The full traditional Italian meal consists of antipasti (appetizers such as sliced meats and grilled vegetables), primo piatto (first dish — pasta or rice), secondo piatto (second dish — meat or fish) with contorno (side dish — vegetables or potatoes), followed by a dessert (dolce), fruit or cheese. While dining at an Italian restaurant, you are by no means required to partake in all of these
You wil notice a small charge on your bill for “Pane e coperto.” That literally means “bread and cover,” and it is basically a service charge for dining. So you’re not expected to tip what you normally would in an American restaurant. If the service was very good, leave a few extra euros on the table when you leave.
2 Money Like other member countries of the European Union, Italy uses the euro, symbolized by “€”. For the current conversion rate between the dollar and the euro you can check a currency exchange Web site such as www.xe.com Even if you are traveling on a fully inclusive tour, you’ll want to have euros for extras such as a cup of coffee or souvenirs. The best way to get cash in Italy is to use your ATM card.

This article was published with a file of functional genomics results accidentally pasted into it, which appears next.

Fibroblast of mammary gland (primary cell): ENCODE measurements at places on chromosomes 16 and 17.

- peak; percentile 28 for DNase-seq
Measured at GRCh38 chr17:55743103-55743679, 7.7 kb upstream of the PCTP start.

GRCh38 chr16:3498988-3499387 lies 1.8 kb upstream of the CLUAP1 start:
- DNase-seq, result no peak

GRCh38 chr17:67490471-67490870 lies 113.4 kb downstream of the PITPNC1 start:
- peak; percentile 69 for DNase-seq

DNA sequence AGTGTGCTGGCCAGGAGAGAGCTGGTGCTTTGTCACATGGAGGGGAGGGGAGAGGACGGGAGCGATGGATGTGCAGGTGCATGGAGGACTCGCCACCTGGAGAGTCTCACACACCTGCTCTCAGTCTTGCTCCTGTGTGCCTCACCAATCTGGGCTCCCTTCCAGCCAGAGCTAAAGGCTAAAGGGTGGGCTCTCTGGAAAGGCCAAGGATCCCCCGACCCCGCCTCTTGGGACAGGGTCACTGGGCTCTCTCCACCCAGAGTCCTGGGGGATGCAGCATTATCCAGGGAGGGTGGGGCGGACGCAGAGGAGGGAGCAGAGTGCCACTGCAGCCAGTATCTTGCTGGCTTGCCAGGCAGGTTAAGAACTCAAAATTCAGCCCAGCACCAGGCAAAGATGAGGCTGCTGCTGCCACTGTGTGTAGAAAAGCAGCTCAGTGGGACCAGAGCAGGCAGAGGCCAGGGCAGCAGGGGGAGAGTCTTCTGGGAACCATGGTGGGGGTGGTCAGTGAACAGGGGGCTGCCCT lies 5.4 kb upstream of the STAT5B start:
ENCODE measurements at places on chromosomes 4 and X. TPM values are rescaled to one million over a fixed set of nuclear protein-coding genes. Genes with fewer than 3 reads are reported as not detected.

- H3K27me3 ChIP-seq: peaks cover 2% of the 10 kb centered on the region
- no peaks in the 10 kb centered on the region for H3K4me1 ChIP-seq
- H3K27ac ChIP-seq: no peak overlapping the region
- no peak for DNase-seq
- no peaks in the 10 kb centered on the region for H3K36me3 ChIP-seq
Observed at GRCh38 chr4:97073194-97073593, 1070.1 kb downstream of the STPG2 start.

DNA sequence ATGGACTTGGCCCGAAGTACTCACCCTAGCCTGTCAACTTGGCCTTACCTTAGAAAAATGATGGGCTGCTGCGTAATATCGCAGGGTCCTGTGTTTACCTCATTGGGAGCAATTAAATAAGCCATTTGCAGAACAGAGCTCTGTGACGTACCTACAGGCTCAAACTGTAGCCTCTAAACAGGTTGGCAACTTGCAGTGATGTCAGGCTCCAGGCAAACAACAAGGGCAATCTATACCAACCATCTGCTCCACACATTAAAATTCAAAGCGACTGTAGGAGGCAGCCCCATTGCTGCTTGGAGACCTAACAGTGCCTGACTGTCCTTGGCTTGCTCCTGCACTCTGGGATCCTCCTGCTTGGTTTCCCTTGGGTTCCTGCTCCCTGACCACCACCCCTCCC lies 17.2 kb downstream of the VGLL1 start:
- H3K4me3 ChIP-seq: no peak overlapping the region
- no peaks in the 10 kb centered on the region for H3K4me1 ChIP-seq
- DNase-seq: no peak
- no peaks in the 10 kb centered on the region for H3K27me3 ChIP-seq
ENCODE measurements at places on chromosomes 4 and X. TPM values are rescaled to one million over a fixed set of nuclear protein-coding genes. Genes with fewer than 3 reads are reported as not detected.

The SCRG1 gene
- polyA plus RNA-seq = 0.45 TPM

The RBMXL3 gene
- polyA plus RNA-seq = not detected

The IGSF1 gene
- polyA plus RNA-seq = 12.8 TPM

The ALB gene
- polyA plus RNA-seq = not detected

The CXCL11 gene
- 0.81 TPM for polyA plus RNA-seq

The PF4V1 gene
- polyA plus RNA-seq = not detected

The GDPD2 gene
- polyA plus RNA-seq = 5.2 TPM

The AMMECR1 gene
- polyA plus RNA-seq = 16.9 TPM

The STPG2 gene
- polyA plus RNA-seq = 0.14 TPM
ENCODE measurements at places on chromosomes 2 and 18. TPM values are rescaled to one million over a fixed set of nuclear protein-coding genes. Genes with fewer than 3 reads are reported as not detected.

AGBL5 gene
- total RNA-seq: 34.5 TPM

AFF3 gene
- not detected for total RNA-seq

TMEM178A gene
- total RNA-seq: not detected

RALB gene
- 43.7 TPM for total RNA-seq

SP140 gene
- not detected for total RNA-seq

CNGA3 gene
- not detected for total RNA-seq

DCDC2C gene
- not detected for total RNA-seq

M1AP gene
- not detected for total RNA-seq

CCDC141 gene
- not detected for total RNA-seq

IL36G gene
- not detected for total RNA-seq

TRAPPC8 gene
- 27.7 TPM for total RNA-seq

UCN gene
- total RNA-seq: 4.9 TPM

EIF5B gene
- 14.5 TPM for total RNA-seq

Many travelers wonder about bringing travelers checks with them and it simply isn’t a good idea anymore. You’ll pay a fee for the checks at home, will need to find a bank (banks are usually open for a few hours in the morning and a few hours in the afternoon on week days) when it is open, wait in line and pay another service fee when receiving euros.
Cash machines (bancomats) are everywhere in Italy as they are in the United States. The Cirrus and Plus systems are the most widely available. Be aware that many Italian cash machines will not accept card with PIN codes, five numbers or longer so be sure to reset your PIN to a four numbers before you go. You may also have a problem accessing a savings account so be sure the ATM card(s) you are bringing are linked to checking accounts. You may also be able to use your credit card for a cash advance if it has a PIN code (fees will apply).